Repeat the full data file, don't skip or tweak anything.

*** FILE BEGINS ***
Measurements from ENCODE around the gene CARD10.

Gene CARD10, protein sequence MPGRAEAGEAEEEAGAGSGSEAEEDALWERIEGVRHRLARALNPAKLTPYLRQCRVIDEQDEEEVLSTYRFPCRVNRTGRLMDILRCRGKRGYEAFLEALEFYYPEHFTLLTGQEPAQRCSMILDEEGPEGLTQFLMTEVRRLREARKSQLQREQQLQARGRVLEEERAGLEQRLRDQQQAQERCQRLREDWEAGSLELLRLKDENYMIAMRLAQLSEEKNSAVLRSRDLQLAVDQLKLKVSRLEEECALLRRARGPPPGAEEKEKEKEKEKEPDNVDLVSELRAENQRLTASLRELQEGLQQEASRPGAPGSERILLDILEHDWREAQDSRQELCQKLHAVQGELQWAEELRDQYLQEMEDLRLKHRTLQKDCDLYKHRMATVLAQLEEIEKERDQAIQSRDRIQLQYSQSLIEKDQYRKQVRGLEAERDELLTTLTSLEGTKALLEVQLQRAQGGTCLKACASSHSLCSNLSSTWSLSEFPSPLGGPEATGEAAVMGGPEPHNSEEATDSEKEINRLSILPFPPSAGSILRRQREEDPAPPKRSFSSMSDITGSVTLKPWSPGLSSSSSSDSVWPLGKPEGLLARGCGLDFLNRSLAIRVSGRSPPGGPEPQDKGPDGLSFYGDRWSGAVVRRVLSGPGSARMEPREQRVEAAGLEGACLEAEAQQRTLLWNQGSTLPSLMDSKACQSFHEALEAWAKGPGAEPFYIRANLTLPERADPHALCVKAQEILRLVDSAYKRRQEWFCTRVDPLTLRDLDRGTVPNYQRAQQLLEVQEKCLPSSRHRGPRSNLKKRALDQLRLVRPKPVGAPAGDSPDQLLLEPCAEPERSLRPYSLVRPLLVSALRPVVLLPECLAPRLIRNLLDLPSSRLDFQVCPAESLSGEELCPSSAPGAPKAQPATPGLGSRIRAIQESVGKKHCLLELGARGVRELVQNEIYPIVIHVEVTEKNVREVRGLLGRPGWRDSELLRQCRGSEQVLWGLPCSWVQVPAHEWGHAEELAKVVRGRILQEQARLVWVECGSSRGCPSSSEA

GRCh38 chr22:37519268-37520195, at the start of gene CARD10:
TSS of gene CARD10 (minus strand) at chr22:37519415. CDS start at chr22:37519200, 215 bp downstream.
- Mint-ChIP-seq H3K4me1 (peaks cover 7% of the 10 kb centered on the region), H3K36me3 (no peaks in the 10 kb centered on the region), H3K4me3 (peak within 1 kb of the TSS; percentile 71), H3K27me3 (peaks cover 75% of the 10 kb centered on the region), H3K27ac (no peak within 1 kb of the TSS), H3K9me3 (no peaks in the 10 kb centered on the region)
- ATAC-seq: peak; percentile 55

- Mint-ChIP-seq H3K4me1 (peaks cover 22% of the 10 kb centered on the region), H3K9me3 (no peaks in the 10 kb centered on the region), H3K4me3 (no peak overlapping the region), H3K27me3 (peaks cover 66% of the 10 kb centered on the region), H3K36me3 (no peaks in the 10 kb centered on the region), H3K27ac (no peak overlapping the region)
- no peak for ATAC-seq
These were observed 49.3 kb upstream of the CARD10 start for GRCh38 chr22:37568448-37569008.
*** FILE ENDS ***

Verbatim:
Measurements from ENCODE around the gene CARD10.

Gene CARD10, protein sequence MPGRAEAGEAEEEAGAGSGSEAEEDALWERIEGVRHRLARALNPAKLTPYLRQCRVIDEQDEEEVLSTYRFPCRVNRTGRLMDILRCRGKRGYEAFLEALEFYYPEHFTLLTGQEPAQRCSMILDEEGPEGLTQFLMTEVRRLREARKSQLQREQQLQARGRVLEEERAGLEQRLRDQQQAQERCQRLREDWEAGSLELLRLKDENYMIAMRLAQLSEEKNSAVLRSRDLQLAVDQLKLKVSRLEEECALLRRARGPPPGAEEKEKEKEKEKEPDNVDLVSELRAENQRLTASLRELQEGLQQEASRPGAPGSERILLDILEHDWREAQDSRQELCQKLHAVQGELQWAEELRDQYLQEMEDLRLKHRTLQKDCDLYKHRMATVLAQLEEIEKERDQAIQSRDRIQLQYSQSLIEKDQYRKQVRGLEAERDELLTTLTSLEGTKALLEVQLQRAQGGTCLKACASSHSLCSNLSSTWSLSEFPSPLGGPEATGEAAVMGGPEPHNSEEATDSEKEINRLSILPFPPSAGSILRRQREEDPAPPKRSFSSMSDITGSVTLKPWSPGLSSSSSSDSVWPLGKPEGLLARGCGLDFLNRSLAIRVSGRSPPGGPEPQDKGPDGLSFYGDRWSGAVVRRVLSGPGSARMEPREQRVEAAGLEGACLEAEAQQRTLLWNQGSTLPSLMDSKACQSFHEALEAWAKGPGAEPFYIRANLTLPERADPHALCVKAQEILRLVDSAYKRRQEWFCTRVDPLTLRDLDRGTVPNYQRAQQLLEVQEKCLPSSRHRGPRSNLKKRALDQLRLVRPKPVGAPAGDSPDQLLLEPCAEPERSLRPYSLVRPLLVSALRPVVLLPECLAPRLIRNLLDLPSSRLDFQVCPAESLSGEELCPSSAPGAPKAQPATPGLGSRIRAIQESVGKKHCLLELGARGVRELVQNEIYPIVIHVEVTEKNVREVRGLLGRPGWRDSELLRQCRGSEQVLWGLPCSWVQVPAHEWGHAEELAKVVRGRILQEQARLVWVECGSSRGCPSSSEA

GRCh38 chr22:37519268-37520195, at the start of gene CARD10:
TSS of gene CARD10 (minus strand) at chr22:37519415. CDS start at chr22:37519200, 215 bp downstream.
- Mint-ChIP-seq H3K4me1 (peaks cover 7% of the 10 kb centered on the region), H3K36me3 (no peaks in the 10 kb centered on the region), H3K4me3 (peak within 1 kb of the TSS; percentile 71), H3K27me3 (peaks cover 75% of the 10 kb centered on the region), H3K27ac (no peak within 1 kb of the TSS), H3K9me3 (no peaks in the 10 kb centered on the region)
- ATAC-seq: peak; percentile 55

- Mint-ChIP-seq H3K4me1 (peaks cover 22% of the 10 kb centered on the region), H3K9me3 (no peaks in the 10 kb centered on the region), H3K4me3 (no peak overlapping the region), H3K27me3 (peaks cover 66% of the 10 kb centered on the region), H3K36me3 (no peaks in the 10 kb centered on the region), H3K27ac (no peak overlapping the region)
- no peak for ATAC-seq
These were observed 49.3 kb upstream of the CARD10 start for GRCh38 chr22:37568448-37569008.